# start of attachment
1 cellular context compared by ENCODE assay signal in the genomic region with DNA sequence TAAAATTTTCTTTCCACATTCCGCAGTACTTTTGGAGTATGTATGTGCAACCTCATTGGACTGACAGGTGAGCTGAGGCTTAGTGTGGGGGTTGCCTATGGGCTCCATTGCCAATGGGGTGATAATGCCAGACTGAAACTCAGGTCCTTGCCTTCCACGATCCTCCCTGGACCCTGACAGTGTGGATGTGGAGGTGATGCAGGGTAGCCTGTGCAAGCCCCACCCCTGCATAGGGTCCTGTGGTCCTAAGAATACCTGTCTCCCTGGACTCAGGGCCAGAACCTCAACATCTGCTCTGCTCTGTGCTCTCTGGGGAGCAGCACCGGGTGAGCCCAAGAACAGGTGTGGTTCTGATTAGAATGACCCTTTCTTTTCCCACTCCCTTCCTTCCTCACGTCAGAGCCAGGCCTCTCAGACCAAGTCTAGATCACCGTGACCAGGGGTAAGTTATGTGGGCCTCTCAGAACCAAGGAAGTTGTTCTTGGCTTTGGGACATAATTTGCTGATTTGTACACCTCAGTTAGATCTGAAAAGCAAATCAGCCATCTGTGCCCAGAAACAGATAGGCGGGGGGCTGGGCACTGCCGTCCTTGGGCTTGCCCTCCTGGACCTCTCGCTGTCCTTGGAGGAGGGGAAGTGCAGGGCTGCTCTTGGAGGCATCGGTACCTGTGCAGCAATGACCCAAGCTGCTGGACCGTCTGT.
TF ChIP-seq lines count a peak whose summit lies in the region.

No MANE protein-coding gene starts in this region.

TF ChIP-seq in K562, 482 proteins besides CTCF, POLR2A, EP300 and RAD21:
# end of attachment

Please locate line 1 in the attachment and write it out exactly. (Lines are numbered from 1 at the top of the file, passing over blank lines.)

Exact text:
1 cellular context compared by ENCODE assay signal in the genomic region with DNA sequence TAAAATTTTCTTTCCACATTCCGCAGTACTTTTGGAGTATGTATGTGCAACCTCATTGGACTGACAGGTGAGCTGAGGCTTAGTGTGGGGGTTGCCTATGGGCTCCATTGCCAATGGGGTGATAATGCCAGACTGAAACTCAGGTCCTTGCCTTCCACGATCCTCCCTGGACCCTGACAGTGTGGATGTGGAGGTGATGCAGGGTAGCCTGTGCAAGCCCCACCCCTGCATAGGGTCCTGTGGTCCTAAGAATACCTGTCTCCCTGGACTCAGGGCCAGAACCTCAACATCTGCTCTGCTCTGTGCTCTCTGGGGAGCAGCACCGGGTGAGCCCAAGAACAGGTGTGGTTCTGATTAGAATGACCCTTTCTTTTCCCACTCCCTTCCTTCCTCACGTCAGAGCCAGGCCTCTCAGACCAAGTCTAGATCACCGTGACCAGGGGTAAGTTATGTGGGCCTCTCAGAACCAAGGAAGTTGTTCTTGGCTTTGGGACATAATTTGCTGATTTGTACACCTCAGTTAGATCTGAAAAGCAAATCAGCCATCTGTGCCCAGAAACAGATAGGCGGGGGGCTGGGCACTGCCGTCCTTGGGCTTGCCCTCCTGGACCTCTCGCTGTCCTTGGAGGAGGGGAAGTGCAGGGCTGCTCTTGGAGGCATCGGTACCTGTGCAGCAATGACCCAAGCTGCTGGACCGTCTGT.